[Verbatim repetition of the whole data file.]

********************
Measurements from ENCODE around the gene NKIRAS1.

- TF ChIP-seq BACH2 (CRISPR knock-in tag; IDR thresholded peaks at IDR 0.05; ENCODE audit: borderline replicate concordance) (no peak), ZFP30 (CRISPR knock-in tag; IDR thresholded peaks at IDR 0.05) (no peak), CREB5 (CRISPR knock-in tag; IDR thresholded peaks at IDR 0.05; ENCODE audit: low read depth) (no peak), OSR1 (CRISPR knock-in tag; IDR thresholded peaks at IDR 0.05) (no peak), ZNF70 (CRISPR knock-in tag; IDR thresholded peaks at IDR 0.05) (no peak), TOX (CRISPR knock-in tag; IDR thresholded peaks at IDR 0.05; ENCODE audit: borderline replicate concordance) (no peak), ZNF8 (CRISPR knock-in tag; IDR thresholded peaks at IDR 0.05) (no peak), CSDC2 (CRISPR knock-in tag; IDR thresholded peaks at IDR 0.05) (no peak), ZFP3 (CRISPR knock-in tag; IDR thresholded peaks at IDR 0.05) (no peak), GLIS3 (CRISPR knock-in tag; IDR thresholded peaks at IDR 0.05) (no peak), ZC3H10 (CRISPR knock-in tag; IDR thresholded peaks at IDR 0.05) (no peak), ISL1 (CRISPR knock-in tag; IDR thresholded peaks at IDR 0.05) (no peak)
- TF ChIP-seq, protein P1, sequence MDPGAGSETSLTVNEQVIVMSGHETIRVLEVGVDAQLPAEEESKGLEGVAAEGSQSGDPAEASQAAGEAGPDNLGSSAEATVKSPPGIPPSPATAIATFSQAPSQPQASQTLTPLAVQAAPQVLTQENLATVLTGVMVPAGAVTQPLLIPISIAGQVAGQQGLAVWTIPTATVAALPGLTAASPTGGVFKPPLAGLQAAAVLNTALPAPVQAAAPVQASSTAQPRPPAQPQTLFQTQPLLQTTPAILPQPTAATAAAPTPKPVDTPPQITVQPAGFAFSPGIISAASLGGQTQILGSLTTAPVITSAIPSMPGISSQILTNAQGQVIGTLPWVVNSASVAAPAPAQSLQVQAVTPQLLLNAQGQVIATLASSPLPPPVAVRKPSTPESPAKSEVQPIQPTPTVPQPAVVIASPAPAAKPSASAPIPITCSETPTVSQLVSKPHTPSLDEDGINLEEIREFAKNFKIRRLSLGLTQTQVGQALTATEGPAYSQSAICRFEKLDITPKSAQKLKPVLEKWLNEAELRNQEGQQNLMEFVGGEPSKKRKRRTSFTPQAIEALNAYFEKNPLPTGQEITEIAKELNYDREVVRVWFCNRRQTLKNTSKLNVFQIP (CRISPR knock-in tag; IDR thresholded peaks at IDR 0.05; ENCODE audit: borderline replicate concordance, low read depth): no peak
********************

Measurements from ENCODE around the gene NKIRAS1.

- TF ChIP-seq BACH2 (CRISPR knock-in tag; IDR thresholded peaks at IDR 0.05; ENCODE audit: borderline replicate concordance) (no peak), ZFP30 (CRISPR knock-in tag; IDR thresholded peaks at IDR 0.05) (no peak), CREB5 (CRISPR knock-in tag; IDR thresholded peaks at IDR 0.05; ENCODE audit: low read depth) (no peak), OSR1 (CRISPR knock-in tag; IDR thresholded peaks at IDR 0.05) (no peak), ZNF70 (CRISPR knock-in tag; IDR thresholded peaks at IDR 0.05) (no peak), TOX (CRISPR knock-in tag; IDR thresholded peaks at IDR 0.05; ENCODE audit: borderline replicate concordance) (no peak), ZNF8 (CRISPR knock-in tag; IDR thresholded peaks at IDR 0.05) (no peak), CSDC2 (CRISPR knock-in tag; IDR thresholded peaks at IDR 0.05) (no peak), ZFP3 (CRISPR knock-in tag; IDR thresholded peaks at IDR 0.05) (no peak), GLIS3 (CRISPR knock-in tag; IDR thresholded peaks at IDR 0.05) (no peak), ZC3H10 (CRISPR knock-in tag; IDR thresholded peaks at IDR 0.05) (no peak), ISL1 (CRISPR knock-in tag; IDR thresholded peaks at IDR 0.05) (no peak)
- TF ChIP-seq, protein P1, sequence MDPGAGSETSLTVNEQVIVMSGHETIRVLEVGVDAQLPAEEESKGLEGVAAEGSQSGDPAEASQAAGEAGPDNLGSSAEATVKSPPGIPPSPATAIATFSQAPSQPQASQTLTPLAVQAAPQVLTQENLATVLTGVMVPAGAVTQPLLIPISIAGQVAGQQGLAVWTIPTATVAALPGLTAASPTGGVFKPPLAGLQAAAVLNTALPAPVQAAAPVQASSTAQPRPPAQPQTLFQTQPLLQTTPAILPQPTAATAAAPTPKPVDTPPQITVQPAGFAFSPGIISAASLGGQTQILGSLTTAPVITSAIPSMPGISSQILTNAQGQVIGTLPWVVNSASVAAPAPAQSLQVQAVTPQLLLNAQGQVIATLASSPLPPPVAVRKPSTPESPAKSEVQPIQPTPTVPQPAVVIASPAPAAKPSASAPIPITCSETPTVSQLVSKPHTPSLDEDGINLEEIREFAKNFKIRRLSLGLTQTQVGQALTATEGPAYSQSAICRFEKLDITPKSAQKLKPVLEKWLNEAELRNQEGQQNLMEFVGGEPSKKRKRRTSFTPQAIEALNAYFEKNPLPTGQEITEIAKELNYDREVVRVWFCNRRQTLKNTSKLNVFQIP (CRISPR knock-in tag; IDR thresholded peaks at IDR 0.05; ENCODE audit: borderline replicate concordance, low read depth): no peak